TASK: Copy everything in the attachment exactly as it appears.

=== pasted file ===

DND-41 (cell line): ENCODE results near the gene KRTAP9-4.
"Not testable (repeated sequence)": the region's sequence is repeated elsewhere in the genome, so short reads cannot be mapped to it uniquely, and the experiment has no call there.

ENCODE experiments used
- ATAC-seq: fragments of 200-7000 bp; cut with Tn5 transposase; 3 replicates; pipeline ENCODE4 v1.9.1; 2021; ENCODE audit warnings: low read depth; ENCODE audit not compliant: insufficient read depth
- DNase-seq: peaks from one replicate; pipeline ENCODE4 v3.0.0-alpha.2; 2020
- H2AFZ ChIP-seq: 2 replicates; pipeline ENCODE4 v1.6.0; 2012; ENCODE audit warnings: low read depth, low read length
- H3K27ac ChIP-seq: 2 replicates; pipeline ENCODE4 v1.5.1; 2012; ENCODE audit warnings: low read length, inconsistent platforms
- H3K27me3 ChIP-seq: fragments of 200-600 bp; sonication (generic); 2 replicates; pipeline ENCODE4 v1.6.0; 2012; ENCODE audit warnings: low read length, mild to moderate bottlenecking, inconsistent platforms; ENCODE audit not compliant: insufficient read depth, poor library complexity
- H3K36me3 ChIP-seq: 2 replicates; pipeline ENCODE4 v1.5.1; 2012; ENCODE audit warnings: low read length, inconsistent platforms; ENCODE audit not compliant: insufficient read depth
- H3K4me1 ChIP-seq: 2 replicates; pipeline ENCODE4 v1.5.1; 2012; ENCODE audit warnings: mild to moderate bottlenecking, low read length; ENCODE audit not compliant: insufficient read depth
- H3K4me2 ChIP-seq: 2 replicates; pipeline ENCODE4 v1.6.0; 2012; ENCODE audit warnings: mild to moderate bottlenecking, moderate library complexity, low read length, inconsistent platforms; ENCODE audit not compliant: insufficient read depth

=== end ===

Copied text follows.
DND-41 (cell line): ENCODE results near the gene KRTAP9-4.
"Not testable (repeated sequence)": the region's sequence is repeated elsewhere in the genome, so short reads cannot be mapped to it uniquely, and the experiment has no call there.

ENCODE experiments used
- ATAC-seq: fragments of 200-7000 bp; cut with Tn5 transposase; 3 replicates; pipeline ENCODE4 v1.9.1; 2021; ENCODE audit warnings: low read depth; ENCODE audit not compliant: insufficient read depth
- DNase-seq: peaks from one replicate; pipeline ENCODE4 v3.0.0-alpha.2; 2020
- H2AFZ ChIP-seq: 2 replicates; pipeline ENCODE4 v1.6.0; 2012; ENCODE audit warnings: low read depth, low read length
- H3K27ac ChIP-seq: 2 replicates; pipeline ENCODE4 v1.5.1; 2012; ENCODE audit warnings: low read length, inconsistent platforms
- H3K27me3 ChIP-seq: fragments of 200-600 bp; sonication (generic); 2 replicates; pipeline ENCODE4 v1.6.0; 2012; ENCODE audit warnings: low read length, mild to moderate bottlenecking, inconsistent platforms; ENCODE audit not compliant: insufficient read depth, poor library complexity
- H3K36me3 ChIP-seq: 2 replicates; pipeline ENCODE4 v1.5.1; 2012; ENCODE audit warnings: low read length, inconsistent platforms; ENCODE audit not compliant: insufficient read depth
- H3K4me1 ChIP-seq: 2 replicates; pipeline ENCODE4 v1.5.1; 2012; ENCODE audit warnings: mild to moderate bottlenecking, low read length; ENCODE audit not compliant: insufficient read depth
- H3K4me2 ChIP-seq: 2 replicates; pipeline ENCODE4 v1.6.0; 2012; ENCODE audit warnings: mild to moderate bottlenecking, moderate library complexity, low read length, inconsistent platforms; ENCODE audit not compliant: insufficient read depth